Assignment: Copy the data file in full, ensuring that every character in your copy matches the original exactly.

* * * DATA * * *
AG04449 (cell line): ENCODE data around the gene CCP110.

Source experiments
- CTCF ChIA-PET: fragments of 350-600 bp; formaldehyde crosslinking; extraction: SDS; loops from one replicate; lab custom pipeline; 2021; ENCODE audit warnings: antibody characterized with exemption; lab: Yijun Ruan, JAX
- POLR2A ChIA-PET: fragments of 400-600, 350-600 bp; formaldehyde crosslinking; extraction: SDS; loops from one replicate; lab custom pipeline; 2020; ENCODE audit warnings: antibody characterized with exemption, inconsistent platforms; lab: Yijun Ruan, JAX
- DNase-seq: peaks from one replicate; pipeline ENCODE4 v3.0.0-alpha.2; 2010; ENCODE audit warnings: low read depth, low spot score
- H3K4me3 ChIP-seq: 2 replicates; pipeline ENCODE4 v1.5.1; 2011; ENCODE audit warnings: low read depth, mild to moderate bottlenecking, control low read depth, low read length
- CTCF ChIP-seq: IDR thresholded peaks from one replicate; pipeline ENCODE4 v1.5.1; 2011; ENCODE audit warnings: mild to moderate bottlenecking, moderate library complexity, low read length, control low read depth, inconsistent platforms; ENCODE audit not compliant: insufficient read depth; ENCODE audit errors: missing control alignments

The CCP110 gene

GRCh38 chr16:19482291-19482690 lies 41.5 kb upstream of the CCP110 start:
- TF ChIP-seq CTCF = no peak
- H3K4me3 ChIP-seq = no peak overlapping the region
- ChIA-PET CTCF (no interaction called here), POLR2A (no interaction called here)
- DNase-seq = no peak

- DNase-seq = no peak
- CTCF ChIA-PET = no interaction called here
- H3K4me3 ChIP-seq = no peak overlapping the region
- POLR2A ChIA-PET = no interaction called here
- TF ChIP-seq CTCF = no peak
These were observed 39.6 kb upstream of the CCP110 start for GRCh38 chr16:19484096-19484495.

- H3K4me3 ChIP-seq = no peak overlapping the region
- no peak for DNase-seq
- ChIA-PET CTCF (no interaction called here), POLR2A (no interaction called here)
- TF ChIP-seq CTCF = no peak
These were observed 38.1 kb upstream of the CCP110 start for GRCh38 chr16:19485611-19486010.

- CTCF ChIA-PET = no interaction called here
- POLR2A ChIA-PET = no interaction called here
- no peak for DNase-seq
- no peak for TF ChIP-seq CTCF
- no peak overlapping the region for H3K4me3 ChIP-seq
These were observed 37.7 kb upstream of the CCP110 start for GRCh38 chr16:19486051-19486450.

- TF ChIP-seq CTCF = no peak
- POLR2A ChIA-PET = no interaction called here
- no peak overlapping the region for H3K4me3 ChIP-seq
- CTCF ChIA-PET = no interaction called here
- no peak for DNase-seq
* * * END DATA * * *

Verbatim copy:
AG04449 (cell line): ENCODE data around the gene CCP110.

Source experiments
- CTCF ChIA-PET: fragments of 350-600 bp; formaldehyde crosslinking; extraction: SDS; loops from one replicate; lab custom pipeline; 2021; ENCODE audit warnings: antibody characterized with exemption; lab: Yijun Ruan, JAX
- POLR2A ChIA-PET: fragments of 400-600, 350-600 bp; formaldehyde crosslinking; extraction: SDS; loops from one replicate; lab custom pipeline; 2020; ENCODE audit warnings: antibody characterized with exemption, inconsistent platforms; lab: Yijun Ruan, JAX
- DNase-seq: peaks from one replicate; pipeline ENCODE4 v3.0.0-alpha.2; 2010; ENCODE audit warnings: low read depth, low spot score
- H3K4me3 ChIP-seq: 2 replicates; pipeline ENCODE4 v1.5.1; 2011; ENCODE audit warnings: low read depth, mild to moderate bottlenecking, control low read depth, low read length
- CTCF ChIP-seq: IDR thresholded peaks from one replicate; pipeline ENCODE4 v1.5.1; 2011; ENCODE audit warnings: mild to moderate bottlenecking, moderate library complexity, low read length, control low read depth, inconsistent platforms; ENCODE audit not compliant: insufficient read depth; ENCODE audit errors: missing control alignments

The CCP110 gene

GRCh38 chr16:19482291-19482690 lies 41.5 kb upstream of the CCP110 start:
- TF ChIP-seq CTCF = no peak
- H3K4me3 ChIP-seq = no peak overlapping the region
- ChIA-PET CTCF (no interaction called here), POLR2A (no interaction called here)
- DNase-seq = no peak

- DNase-seq = no peak
- CTCF ChIA-PET = no interaction called here
- H3K4me3 ChIP-seq = no peak overlapping the region
- POLR2A ChIA-PET = no interaction called here
- TF ChIP-seq CTCF = no peak
These were observed 39.6 kb upstream of the CCP110 start for GRCh38 chr16:19484096-19484495.

- H3K4me3 ChIP-seq = no peak overlapping the region
- no peak for DNase-seq
- ChIA-PET CTCF (no interaction called here), POLR2A (no interaction called here)
- TF ChIP-seq CTCF = no peak
These were observed 38.1 kb upstream of the CCP110 start for GRCh38 chr16:19485611-19486010.

- CTCF ChIA-PET = no interaction called here
- POLR2A ChIA-PET = no interaction called here
- no peak for DNase-seq
- no peak for TF ChIP-seq CTCF
- no peak overlapping the region for H3K4me3 ChIP-seq
These were observed 37.7 kb upstream of the CCP110 start for GRCh38 chr16:19486051-19486450.

- TF ChIP-seq CTCF = no peak
- POLR2A ChIA-PET = no interaction called here
- no peak overlapping the region for H3K4me3 ChIP-seq
- CTCF ChIA-PET = no interaction called here
- no peak for DNase-seq